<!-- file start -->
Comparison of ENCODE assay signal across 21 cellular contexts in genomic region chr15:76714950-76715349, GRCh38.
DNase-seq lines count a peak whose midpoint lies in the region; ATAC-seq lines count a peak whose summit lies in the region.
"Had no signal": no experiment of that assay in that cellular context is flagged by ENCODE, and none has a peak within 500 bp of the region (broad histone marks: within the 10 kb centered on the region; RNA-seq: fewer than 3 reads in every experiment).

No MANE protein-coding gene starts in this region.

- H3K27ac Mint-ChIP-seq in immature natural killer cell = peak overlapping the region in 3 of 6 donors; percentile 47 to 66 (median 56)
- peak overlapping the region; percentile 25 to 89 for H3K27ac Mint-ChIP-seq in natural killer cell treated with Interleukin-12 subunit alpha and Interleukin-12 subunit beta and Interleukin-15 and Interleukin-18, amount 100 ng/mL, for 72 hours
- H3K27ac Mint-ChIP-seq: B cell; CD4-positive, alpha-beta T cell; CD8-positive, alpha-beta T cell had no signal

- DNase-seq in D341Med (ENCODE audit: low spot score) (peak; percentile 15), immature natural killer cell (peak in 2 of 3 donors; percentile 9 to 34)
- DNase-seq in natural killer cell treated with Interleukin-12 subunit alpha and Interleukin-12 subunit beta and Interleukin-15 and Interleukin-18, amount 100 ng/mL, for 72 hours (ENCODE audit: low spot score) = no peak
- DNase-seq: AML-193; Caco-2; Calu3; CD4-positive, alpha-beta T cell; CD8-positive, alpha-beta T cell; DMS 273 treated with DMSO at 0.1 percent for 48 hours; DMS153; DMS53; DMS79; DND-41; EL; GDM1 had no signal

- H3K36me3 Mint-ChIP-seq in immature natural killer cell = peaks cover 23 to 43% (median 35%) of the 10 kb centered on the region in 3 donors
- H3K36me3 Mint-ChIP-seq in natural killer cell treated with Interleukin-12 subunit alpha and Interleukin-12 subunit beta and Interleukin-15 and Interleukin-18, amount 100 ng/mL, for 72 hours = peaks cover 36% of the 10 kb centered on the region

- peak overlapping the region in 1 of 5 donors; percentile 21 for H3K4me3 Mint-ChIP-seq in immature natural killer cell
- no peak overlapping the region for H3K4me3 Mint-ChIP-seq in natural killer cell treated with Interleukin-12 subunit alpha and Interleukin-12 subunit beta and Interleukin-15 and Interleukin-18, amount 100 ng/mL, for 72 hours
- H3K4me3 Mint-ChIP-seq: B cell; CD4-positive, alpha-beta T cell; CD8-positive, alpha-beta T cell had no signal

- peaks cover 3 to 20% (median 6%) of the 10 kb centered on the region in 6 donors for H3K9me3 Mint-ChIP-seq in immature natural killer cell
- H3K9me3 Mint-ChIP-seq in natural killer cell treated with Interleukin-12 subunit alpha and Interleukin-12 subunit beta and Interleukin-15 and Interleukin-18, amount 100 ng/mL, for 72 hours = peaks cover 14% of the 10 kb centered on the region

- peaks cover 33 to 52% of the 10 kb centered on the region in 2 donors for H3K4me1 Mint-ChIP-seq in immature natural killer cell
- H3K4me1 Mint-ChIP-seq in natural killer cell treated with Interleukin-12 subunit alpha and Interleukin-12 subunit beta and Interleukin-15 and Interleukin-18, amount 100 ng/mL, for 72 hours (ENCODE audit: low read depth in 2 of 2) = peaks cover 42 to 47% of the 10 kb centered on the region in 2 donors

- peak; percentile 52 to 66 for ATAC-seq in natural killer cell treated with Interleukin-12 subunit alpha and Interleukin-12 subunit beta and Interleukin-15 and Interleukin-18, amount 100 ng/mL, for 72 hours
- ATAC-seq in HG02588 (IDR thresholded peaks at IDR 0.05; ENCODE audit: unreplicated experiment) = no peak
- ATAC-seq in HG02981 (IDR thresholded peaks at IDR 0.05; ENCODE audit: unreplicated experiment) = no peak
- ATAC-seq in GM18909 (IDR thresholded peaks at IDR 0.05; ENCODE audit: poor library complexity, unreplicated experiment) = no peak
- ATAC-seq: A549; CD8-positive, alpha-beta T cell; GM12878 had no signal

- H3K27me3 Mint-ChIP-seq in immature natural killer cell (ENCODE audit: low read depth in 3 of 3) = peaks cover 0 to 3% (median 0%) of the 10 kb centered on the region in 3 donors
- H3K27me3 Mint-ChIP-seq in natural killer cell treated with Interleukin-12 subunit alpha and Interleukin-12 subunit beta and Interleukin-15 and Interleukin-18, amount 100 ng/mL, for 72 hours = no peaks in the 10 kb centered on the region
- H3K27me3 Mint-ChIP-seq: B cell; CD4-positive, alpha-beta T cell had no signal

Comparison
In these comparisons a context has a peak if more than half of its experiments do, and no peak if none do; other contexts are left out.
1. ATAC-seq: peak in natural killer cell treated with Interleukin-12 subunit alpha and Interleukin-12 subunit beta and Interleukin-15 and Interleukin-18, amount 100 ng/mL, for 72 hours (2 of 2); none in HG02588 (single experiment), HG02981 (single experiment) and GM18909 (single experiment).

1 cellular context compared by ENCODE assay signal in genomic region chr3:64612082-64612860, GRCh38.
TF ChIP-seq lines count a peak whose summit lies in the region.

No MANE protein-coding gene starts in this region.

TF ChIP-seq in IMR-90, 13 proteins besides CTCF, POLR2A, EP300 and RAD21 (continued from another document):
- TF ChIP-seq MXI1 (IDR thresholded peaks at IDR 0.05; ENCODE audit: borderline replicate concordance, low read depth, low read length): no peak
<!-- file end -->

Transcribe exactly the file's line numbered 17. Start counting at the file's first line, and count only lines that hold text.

- H3K9me3 Mint-ChIP-seq in natural killer cell treated with Interleukin-12 subunit alpha and Interleukin-12 subunit beta and Interleukin-15 and Interleukin-18, amount 100 ng/mL, for 72 hours = peaks cover 14% of the 10 kb centered on the region